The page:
The Underwater Eye: How the Movie Camera Opened the Depths and Unleashed New Realms of Fantasy
A rich history of underwater filmmaking and how it has profoundly influenced the aesthetics of movies and public perception of the oceans
In The Underwater Eye, Margaret Cohen tells the fascinating story of how the development of modern diving equipment and movie camera technology has allowed documentary and narrative filmmakers to take human vision into the depths, creating new imagery of the seas and the underwater realm, and expanding the scope of popular imagination. Innovating on the most challenging film set on earth, filmmakers have tapped the emotional power of the underwater environment to forge new visions of horror, tragedy, adventure, beauty, and surrealism, entertaining the public and shaping its perception of ocean reality.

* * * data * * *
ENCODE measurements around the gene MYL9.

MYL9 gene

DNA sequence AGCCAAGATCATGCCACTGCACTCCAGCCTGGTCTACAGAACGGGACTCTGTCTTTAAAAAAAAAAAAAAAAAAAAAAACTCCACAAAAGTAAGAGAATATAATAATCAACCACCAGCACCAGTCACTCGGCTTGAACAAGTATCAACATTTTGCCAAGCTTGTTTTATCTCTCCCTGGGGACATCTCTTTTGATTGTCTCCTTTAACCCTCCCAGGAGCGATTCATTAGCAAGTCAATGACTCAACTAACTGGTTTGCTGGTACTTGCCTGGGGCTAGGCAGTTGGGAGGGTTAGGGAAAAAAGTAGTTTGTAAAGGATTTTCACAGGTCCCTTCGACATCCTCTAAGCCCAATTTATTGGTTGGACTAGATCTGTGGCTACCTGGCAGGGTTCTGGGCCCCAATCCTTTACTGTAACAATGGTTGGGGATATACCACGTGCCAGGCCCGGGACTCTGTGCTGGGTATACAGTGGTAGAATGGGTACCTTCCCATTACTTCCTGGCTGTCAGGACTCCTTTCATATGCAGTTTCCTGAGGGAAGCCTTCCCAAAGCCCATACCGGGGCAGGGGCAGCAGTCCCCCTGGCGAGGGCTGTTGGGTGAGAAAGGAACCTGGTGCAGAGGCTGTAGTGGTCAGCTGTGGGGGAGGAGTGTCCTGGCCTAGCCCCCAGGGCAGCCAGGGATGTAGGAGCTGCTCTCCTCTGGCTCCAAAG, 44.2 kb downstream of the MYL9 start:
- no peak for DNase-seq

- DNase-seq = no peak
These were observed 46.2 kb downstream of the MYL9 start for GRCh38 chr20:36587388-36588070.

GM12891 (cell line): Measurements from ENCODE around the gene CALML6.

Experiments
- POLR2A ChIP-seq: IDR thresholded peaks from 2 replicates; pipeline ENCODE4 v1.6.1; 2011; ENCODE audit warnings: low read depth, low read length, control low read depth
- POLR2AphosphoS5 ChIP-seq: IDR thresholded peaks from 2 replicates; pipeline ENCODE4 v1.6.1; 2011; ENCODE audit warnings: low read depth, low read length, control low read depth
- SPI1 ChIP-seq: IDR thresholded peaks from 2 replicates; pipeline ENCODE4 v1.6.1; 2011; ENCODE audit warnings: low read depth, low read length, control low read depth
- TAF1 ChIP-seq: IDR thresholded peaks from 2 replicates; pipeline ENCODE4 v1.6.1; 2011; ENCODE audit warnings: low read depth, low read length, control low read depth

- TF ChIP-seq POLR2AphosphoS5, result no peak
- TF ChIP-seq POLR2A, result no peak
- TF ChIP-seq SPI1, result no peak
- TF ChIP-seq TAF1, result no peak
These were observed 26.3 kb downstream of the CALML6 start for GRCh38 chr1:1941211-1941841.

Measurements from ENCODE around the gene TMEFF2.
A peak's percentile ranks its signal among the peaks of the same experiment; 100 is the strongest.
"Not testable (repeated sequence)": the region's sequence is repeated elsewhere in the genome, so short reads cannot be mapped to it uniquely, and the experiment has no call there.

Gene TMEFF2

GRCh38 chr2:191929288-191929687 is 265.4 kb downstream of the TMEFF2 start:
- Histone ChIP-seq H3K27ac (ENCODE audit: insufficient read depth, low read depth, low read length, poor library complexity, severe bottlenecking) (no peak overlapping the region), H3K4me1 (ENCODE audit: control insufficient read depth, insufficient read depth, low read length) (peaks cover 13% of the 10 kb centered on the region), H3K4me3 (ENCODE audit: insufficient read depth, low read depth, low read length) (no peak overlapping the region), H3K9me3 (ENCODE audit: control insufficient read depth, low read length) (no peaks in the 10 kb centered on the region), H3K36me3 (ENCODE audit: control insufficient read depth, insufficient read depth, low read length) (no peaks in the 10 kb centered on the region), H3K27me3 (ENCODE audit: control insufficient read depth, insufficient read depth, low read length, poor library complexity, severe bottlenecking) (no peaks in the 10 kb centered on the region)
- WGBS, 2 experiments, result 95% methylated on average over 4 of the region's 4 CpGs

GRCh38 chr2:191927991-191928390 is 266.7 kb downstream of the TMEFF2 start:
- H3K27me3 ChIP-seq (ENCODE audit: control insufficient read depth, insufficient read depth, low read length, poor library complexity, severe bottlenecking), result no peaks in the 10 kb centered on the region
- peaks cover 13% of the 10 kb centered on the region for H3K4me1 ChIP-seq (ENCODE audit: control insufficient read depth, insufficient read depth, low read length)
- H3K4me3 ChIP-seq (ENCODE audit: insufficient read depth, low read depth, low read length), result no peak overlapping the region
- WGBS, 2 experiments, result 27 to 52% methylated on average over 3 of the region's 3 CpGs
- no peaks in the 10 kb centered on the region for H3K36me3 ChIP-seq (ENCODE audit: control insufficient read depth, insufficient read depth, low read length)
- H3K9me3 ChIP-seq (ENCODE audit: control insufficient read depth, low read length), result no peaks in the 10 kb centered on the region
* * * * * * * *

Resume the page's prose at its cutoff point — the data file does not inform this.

Examining works by filmmakers ranging from J. E. Williamson, inventor of the first undersea film technology in 1914, to Wes Anderson, who filmed the underwater scenes of his 2004 The Life Aquatic with Steve Zissou entirely in a pool, The Underwater Eye traces how the radically alien qualities of underwater optics have shaped liquid fantasies for more than a century. Richly illustrated, the book explores documentaries by Jacques Cousteau, Louis Malle, and Hans Hass, art films by Man Ray and Jean Vigo, and popular movies and television shows such as 20,000 Leagues Under the Sea, Creature from the Black Lagoon, Sea Hunt, the Bond films, Jaws, The Abyss, and Titanic. In exploring the cultural impact of underwater filmmaking, the book also asks compelling questions about the role film plays in engaging the public with the remote ocean, a frontline of climate change.